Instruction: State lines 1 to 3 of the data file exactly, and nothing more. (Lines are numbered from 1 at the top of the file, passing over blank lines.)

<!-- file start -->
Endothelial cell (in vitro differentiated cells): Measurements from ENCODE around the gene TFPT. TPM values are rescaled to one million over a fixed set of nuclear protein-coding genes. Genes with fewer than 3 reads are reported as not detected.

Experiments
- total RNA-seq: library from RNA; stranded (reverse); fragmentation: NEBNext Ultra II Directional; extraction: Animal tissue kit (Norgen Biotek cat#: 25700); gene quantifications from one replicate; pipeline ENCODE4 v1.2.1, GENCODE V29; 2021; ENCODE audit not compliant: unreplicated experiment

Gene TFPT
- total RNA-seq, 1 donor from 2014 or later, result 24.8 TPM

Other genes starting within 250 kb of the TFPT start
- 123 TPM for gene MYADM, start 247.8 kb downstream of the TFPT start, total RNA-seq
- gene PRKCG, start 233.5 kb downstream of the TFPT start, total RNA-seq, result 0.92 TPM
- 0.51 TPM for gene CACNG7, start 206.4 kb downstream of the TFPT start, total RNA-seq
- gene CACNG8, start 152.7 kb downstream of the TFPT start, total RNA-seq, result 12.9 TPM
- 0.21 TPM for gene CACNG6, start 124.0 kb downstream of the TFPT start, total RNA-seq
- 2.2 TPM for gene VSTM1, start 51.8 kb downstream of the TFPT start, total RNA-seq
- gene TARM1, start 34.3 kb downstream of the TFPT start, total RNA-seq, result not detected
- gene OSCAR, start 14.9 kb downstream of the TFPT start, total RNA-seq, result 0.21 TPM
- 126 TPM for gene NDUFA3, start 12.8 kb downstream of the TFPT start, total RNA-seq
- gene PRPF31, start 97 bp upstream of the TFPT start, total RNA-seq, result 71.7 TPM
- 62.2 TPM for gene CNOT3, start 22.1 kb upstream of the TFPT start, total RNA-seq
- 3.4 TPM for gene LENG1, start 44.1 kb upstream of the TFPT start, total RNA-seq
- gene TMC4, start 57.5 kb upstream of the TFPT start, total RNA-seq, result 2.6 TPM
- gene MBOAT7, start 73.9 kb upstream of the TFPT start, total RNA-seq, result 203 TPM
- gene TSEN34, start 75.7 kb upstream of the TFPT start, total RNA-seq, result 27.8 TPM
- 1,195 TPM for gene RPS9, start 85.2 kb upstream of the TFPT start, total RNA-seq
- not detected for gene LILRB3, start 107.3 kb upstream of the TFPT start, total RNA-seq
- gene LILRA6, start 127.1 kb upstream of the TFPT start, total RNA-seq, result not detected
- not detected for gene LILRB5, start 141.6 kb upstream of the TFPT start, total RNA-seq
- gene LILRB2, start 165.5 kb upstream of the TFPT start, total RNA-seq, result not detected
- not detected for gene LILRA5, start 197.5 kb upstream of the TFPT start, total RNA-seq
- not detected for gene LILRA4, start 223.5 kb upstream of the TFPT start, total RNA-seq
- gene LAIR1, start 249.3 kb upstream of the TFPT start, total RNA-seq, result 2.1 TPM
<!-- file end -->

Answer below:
Endothelial cell (in vitro differentiated cells): Measurements from ENCODE around the gene TFPT. TPM values are rescaled to one million over a fixed set of nuclear protein-coding genes. Genes with fewer than 3 reads are reported as not detected.

Experiments
- total RNA-seq: library from RNA; stranded (reverse); fragmentation: NEBNext Ultra II Directional; extraction: Animal tissue kit (Norgen Biotek cat#: 25700); gene quantifications from one replicate; pipeline ENCODE4 v1.2.1, GENCODE V29; 2021; ENCODE audit not compliant: unreplicated experiment